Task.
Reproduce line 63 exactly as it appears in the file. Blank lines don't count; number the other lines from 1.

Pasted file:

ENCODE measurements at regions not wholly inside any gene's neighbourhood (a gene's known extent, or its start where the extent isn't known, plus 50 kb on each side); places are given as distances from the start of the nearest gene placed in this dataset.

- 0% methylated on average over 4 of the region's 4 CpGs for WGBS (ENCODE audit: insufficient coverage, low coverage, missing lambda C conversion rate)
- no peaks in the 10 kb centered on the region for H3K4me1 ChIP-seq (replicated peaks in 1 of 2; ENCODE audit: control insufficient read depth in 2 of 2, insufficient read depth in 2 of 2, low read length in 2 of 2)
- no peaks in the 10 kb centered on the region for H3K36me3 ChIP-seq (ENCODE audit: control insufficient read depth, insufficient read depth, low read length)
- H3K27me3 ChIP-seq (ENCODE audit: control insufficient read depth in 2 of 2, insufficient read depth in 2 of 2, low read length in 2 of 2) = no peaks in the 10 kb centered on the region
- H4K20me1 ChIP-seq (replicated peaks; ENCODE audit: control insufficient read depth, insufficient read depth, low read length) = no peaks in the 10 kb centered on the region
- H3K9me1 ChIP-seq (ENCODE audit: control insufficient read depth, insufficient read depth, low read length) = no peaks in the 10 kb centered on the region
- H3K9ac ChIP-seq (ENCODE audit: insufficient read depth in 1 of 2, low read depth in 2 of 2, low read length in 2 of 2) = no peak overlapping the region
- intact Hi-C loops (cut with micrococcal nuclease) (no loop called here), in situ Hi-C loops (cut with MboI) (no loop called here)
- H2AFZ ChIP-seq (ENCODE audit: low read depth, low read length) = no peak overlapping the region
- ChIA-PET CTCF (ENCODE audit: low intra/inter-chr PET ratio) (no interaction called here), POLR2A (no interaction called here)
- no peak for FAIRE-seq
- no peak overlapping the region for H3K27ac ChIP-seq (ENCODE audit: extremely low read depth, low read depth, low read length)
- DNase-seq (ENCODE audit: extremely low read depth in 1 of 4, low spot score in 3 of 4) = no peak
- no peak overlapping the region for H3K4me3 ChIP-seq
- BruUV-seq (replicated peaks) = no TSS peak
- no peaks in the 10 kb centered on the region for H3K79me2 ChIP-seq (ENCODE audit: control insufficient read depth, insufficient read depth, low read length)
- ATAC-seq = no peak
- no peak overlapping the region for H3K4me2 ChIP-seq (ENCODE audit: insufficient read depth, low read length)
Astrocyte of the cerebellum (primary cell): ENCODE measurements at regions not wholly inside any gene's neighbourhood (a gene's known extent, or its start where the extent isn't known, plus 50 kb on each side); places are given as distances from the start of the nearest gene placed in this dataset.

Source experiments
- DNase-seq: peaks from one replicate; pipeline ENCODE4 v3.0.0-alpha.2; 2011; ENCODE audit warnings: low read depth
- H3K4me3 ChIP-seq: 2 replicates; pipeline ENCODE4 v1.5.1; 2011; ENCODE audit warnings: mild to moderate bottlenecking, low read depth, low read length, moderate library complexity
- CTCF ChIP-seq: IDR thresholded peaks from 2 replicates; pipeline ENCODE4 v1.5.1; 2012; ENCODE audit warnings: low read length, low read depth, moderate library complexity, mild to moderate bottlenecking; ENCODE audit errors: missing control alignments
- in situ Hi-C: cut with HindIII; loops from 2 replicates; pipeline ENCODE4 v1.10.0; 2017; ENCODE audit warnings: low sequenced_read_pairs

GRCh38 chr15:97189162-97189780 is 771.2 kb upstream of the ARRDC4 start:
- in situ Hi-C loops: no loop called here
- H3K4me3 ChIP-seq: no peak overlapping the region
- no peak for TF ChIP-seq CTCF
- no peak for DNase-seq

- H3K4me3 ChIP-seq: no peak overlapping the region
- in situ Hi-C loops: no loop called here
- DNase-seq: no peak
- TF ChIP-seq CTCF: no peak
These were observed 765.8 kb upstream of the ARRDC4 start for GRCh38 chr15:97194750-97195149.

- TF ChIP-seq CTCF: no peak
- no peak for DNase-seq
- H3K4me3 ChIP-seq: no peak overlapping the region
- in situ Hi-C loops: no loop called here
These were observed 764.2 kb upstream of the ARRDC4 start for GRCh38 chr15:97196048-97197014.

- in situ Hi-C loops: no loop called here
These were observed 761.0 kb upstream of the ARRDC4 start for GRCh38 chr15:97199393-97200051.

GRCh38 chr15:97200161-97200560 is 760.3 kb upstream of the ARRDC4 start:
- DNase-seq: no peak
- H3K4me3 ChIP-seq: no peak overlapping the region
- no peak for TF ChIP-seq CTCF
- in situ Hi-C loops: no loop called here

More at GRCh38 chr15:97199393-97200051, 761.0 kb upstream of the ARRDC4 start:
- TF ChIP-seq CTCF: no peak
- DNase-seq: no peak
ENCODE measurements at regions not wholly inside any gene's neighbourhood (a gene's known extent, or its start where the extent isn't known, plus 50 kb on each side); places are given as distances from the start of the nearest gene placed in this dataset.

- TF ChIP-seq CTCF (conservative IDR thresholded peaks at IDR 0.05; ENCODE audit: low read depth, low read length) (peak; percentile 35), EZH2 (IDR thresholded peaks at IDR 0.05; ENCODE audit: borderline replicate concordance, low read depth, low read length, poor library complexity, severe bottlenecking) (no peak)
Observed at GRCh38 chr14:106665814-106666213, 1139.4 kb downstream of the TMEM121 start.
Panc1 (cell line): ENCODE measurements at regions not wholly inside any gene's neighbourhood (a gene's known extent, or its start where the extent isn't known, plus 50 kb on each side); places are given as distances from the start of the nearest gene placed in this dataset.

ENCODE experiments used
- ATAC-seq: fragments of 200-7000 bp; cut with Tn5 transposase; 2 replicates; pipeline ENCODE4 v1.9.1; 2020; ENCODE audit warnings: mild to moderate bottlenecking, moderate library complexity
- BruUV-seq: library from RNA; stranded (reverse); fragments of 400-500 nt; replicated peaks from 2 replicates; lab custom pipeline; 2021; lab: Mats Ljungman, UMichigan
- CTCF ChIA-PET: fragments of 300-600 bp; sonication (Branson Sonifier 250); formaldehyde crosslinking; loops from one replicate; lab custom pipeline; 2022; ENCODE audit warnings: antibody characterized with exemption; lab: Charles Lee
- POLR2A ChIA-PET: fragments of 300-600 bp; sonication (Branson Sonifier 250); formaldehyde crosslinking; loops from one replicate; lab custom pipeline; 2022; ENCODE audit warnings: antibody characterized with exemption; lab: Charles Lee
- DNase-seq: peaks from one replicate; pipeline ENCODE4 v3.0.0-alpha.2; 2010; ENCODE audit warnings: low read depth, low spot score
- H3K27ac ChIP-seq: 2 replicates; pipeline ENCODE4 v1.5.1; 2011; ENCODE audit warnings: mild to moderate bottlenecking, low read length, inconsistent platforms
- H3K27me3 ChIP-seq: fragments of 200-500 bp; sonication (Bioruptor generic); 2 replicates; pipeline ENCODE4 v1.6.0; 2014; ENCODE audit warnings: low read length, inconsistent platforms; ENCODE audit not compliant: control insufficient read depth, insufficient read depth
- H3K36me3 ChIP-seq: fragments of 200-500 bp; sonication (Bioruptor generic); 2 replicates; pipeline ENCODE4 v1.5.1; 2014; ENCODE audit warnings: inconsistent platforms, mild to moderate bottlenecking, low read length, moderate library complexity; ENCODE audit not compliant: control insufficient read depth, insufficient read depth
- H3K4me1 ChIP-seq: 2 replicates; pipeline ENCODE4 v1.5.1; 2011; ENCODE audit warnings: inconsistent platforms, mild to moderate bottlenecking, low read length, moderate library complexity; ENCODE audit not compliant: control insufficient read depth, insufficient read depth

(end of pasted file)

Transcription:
- H3K36me3 ChIP-seq: fragments of 200-500 bp; sonication (Bioruptor generic); 2 replicates; pipeline ENCODE4 v1.5.1; 2014; ENCODE audit warnings: inconsistent platforms, mild to moderate bottlenecking, low read length, moderate library complexity; ENCODE audit not compliant: control insufficient read depth, insufficient read depth